Do what's right for you. That said, consider that paying a known donor will make it MUCH more attractive to them, particularly in a college town. PM me if you want the details of what we did/how we worked it out.
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Old 12-07-2007, 01:16 PM
 
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B]PleasantStreets[/B] - I don't agree entirely with what you've said - I can imagine a situation where prospective parents would prefer not to use their savings to get pregnant so that they can ensure a reasonable cushion for emergency situations once the child/ren are born. I also think that you need to consider class in queer babymaking situations. Everyone who has the love and commitment to raising children should be able to. As queers, we consider and plan babymaking / child rearing with such detail and intensity and should be trusted to make our own responsible decisions. If someone on a low income wants to have a child, they should be supported and encouraged in doing so. Their finances and associated struggles are their own business as is the case with poor hetero parents.



It takes much more than love and commitment to raise a child. Money is a real, true, (ugly??) part of raising a child from the time they come home to childhood illnesses to educating them and beyond. I do not believe any person/couple should have a child/ren out of pure desire without realizing all that is involved with raising said child/ren. It is not the responsibility of everyone else (public assistance, etc) to raise a child. I am all for extended family and friends being part of the child/ren's life and being involved in raising the child--that's who parent's should be able to go to when they need support. Just seems extremely selfish to think "I want a child so I will have one--and who cares about the reality of the situation"
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Old 12-07-2007, 01:18 PM
 
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Geez, we're not going to get into right wing classist diatribes in the Queer Parenting forum now, are we? Let it go. Just because someone can't afford upwards of $1000/month to get pregnant doesn't mean they don't deserve a child or they haven't thought it through and other people have the right to harp on them and blahblahblah...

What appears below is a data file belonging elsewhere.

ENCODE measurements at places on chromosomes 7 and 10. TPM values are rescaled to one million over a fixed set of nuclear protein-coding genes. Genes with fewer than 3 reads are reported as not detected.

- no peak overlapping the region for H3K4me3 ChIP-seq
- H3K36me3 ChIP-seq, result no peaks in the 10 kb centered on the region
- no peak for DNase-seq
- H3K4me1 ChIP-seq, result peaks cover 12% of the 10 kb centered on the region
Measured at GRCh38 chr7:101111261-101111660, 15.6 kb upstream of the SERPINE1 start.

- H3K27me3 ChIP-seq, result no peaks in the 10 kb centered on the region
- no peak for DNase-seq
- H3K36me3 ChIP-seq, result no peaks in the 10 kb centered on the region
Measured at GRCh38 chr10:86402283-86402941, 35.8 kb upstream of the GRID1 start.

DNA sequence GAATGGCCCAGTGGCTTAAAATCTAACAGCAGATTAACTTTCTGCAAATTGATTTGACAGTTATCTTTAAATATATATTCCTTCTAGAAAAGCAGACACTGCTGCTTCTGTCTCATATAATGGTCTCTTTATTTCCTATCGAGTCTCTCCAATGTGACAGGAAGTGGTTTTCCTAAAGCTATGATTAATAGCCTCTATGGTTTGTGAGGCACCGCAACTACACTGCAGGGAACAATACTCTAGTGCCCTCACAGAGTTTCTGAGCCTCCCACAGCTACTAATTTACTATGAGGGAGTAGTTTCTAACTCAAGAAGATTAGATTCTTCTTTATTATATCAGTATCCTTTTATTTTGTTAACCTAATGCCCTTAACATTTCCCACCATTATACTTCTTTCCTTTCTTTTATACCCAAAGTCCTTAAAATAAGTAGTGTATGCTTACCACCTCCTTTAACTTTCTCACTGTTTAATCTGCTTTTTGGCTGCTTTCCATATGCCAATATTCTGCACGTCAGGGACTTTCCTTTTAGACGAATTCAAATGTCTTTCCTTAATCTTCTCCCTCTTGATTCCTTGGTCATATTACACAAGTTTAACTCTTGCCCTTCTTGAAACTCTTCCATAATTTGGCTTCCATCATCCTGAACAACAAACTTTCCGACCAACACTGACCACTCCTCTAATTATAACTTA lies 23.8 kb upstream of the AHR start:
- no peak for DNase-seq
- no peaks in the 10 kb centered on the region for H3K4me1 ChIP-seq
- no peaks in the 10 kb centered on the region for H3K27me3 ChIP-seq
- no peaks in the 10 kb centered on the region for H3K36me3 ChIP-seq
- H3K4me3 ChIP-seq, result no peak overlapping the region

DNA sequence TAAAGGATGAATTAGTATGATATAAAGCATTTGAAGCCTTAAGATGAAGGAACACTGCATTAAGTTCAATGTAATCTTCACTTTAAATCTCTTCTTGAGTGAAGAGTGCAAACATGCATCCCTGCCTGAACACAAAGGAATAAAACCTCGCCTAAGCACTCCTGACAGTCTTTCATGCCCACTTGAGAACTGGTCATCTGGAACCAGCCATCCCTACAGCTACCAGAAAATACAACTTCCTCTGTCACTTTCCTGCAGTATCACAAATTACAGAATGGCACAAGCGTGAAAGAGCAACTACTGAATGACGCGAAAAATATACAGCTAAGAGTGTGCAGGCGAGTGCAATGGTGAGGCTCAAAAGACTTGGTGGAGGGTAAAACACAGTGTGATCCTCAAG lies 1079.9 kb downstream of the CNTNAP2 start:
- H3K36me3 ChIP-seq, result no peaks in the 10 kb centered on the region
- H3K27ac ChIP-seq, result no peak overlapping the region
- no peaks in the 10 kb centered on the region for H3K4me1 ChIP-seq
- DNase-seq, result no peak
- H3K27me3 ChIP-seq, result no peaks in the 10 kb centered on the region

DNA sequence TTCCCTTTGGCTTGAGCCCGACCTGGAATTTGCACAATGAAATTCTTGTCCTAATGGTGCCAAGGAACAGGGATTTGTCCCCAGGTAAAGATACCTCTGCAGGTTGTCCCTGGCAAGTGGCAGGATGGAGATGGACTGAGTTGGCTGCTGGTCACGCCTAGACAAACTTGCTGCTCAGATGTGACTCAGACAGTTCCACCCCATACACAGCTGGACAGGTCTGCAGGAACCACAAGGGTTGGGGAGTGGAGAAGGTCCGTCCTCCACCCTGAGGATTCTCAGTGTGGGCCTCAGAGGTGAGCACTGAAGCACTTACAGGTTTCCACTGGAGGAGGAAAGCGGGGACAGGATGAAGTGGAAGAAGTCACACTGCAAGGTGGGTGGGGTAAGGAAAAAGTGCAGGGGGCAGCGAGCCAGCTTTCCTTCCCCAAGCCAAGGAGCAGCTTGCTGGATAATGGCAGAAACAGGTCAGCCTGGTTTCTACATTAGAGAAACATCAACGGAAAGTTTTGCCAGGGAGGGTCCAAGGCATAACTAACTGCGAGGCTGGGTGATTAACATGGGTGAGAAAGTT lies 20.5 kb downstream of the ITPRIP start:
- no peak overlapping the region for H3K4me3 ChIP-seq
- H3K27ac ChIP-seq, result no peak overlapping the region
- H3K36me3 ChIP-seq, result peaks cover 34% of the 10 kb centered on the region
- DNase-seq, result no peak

This kind of rhetoric in here I find extremely disheartening. To say the least.
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Old 12-08-2007, 03:58 PM - Thread Starter
 
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I said it before and I'll say it again....... IT'S NOT ALL ABOUT THE MONEY.

We know kids cost a lot. If we were straight this wouldn't even be an issue. Why spend ALL that money *IF* we don't need to. And besides... we want our child/ren to know where they came from... the other part of them. We want someone that we can reference to them... so they don't feel as if something is missing... or heaven forbid if something was medically wrong and we needed info or something that we couldn't provide as we wouldn't BOTH be the birth parents. I know people who have donated to banks and honestly... it's frightening. I'm not trying to say banks are horrible. I'm not even against banks... it's not even completely out of the question... that's why I stressed the word PREFER.

Banks are what works for some people and I think thats great. It's not what we PREFER and it's not about MONEY. We have money... maybe not thousands of dollars... and if we did... that's not how we would want to spend it if we could help it. My insurance covers lots of things but fertility stuff is NOT one of them. This entire process is all at our own expense.

And if I'm going to pay someone to help us... I'd at least want to pay someone I know... to help that person out too. No amount of money is enough to reimburse someone for helping us so greatly... I don't even think there are words for it.

Alright... I'm going to step off my "it's not about money" soap box now.
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Old 12-09-2007, 07:58 AM
 
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PleasantStreets:

One of the many reasons we chose a KD was the financial issue. It isn't that we don't have money. We realize that children are expensive, however one factor was hey-we can get sperm for free, or we can pay 400-1000 dollars a month for who knows how long. We would rather spend that money on college savings, or daycare or anything. Of course there were other reasons. We want our child to know his heritage, and to know about his family tree. We have met so many adopted adults who are seeking their birth families-that we made this choice.

Not that we didn't pay-we took our KD out to lunch for about a gazillion times while we negotiated a contract. We also paid for him to get tested for genetic diseases as well as STD's to the tune of about 800 dollars. Also we are now paying about 2500 dollars for a second parent adoption. I do know that this is significantly less than what other people who TTC for over 6 months with frozen sperm pay.

I know kids are expensive, however just because I chose to not spend hundreds of dollars a month on sperm, does not mean I don't know the cost of raising a child. Straight people get to just have sex and get a baby. Just because I had to work at it-does not mean I don't get to raise my child and not have my ability to provide for him questioned.